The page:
Last night, the Denver Broncos were defeated in spectacular fashion by the Seattle Seahawks at Superbowl XLVIII. So what does Peyton Manning, the Broncos Quarterback, do now?
Peyton Manning had the sort of season any person would dream of. He led his Broncos teammates to a record-setting high-scoring season built on a relentless offence. He was voted Most Valuable Player in the league for the 5th time. And as a previous Superbowl champion, he had the experience on his side to lead his side to victory.
But once the game started, the Seahawks nullified him to such an extent that he just couldn’t perform at his level. Seattle’s game all season has been based on a strong defense, and their relentless pressure in the final game prevented Denver being able to perform in the way they were used to.
The final score ended up with the defensive specialist Seahawks defeating the offensive powerhouse Broncos 43 – 8.
There are a lot of parallels here to the world of business. Every now and then, even the most high-performance teams and individuals will hit a period where their performance slips. Sometimes the slip is catastrophic and unexpected, and there are many reasons why this might happen, including emotional, personal or external influences.
The importance though is to determine whether or not your teams are still performing to the best of their abilities. Often, there are situations like the Superbowl where there can be only one winner, such as winning a new account at the expense of competitors. But in business, it is having a team that is consistently performing at a high level which leads to long term success.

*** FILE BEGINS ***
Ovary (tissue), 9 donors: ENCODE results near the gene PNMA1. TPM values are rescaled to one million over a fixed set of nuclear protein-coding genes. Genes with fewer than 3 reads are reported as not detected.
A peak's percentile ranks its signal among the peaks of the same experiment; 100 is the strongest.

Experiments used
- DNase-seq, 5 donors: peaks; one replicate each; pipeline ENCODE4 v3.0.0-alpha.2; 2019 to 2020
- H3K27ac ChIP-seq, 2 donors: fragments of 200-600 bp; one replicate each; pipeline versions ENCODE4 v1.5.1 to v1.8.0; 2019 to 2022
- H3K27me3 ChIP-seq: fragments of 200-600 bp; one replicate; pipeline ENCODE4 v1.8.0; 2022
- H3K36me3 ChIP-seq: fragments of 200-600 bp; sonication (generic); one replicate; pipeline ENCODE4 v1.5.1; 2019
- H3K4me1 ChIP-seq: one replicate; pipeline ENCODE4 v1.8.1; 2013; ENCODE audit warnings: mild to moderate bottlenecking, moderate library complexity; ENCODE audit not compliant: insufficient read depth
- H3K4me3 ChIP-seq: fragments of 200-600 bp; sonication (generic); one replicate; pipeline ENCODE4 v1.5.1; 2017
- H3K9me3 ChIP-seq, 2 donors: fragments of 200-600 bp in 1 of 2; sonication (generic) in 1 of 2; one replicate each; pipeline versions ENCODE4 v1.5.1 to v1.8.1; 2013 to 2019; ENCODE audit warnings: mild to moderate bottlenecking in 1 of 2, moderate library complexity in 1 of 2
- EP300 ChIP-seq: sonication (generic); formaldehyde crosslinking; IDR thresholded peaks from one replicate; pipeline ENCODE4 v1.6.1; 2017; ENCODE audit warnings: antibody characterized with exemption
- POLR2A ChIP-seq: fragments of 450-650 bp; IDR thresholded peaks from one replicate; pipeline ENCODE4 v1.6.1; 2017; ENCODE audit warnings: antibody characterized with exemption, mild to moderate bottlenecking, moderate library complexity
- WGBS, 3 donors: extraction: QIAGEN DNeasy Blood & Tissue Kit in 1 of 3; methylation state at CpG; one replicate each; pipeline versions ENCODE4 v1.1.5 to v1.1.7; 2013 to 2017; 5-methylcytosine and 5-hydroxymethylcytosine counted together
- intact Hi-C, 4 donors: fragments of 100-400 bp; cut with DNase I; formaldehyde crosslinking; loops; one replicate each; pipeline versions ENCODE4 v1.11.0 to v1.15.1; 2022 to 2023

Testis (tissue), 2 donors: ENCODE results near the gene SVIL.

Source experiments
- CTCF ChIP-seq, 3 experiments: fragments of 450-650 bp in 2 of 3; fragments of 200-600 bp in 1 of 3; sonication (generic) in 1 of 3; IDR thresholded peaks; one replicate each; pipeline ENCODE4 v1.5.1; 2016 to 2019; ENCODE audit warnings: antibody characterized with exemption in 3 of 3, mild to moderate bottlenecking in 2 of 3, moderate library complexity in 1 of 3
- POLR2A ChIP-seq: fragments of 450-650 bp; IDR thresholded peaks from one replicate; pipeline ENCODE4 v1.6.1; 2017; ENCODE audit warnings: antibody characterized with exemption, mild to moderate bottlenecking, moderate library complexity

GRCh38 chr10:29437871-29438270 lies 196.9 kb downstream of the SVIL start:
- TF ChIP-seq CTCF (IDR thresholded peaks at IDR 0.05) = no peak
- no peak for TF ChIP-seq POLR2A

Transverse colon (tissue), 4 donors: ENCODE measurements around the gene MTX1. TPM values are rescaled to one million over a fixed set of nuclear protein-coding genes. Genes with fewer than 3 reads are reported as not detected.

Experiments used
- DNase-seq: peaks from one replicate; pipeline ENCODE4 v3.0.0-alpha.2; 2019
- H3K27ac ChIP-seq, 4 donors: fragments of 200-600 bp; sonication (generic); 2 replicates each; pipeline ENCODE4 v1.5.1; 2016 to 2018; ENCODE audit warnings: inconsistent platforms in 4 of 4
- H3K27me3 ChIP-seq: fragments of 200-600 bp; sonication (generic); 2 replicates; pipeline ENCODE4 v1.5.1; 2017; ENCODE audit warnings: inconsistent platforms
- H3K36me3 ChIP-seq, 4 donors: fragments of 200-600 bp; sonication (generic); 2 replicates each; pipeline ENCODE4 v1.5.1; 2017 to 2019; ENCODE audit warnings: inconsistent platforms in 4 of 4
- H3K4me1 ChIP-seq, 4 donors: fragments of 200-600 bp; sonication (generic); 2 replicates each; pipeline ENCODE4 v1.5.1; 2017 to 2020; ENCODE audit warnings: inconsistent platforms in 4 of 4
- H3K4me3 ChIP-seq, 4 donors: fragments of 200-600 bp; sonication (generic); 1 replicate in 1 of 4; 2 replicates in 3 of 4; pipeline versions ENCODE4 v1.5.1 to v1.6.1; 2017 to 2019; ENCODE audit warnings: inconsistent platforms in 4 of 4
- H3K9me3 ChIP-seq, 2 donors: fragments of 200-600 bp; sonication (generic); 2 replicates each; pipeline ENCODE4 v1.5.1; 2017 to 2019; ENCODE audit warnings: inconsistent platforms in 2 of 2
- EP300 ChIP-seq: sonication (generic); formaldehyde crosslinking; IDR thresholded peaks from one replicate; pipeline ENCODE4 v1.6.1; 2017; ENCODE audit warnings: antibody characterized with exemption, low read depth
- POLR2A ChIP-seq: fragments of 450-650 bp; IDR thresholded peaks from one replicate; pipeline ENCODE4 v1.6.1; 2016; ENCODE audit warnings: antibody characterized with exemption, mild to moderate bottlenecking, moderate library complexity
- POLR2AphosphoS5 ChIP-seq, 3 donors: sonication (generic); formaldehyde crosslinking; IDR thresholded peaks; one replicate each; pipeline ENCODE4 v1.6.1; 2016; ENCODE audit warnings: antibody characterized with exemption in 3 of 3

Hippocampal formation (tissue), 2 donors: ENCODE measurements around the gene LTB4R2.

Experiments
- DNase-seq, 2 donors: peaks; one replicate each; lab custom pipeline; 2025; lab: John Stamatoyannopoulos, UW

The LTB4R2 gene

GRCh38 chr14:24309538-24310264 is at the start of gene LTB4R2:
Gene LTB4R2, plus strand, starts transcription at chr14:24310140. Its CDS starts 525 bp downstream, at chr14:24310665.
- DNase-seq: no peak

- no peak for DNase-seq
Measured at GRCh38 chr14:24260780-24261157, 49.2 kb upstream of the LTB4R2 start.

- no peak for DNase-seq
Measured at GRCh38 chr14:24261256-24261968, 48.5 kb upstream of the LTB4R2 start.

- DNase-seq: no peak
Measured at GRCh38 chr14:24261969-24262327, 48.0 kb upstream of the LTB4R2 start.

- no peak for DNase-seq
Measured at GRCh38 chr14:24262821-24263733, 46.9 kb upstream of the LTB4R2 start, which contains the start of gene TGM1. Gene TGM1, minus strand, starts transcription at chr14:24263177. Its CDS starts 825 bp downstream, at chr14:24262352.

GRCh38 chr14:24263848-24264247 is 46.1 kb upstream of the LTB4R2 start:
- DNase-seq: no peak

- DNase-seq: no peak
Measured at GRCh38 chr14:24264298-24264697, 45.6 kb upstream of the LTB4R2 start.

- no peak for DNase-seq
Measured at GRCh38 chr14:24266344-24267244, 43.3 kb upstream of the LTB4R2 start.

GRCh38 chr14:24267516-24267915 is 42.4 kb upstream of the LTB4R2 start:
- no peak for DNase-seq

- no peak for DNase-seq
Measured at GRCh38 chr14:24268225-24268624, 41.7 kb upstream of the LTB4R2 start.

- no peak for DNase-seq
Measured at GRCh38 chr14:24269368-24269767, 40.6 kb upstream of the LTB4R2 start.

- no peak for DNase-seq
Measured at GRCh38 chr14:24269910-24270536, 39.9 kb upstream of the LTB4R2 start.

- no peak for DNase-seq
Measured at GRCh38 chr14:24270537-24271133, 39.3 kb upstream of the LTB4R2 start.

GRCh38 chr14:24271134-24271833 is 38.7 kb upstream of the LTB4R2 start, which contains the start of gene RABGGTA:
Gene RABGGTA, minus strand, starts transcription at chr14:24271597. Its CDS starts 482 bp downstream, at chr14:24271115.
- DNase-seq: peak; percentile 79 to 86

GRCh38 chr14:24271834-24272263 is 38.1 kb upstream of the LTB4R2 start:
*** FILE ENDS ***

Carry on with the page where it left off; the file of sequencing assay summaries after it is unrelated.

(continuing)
Wins in business are ultimately short-term. Consistent high-performance by teams is what develops innovations consistently over time to grow the business.
Even high-performance teams can suffer losses when they’re performing at a high level against competition. This is what makes sports so exciting. The secret though is to keep hold of your high performers, since over the long run, higher performance than your competitors is what helps you develop innovations and grow the company.
And if your individuals and teams don’t perform to the level you know they’re capable of, you effectively have three choices to make:
- Punish them by letting them go: Sometimes known as the “up or out” school of management, this can install a culture of individualism in performance, which works in the short term but actually hinders innovation
- Support them to get their performance to previous levels: If someone has just experienced a loss or is in a ‘slump’, you need to consider what it is going to take to get them back performing at their personal peak levels. For some people it will be encouragement, for others time away, for others space or support. This will vary by person
- How do you enhance their performance: Like any sportsperson, people and teams need training to enhance their performance beyond their personal peak levels. This is why it’s vital for companies to actually invest in staff development throughout their career.
What did you think of the Superbowl performance? Will Manning ever be able to reach his previous performance levels? Let us know in the comments below.
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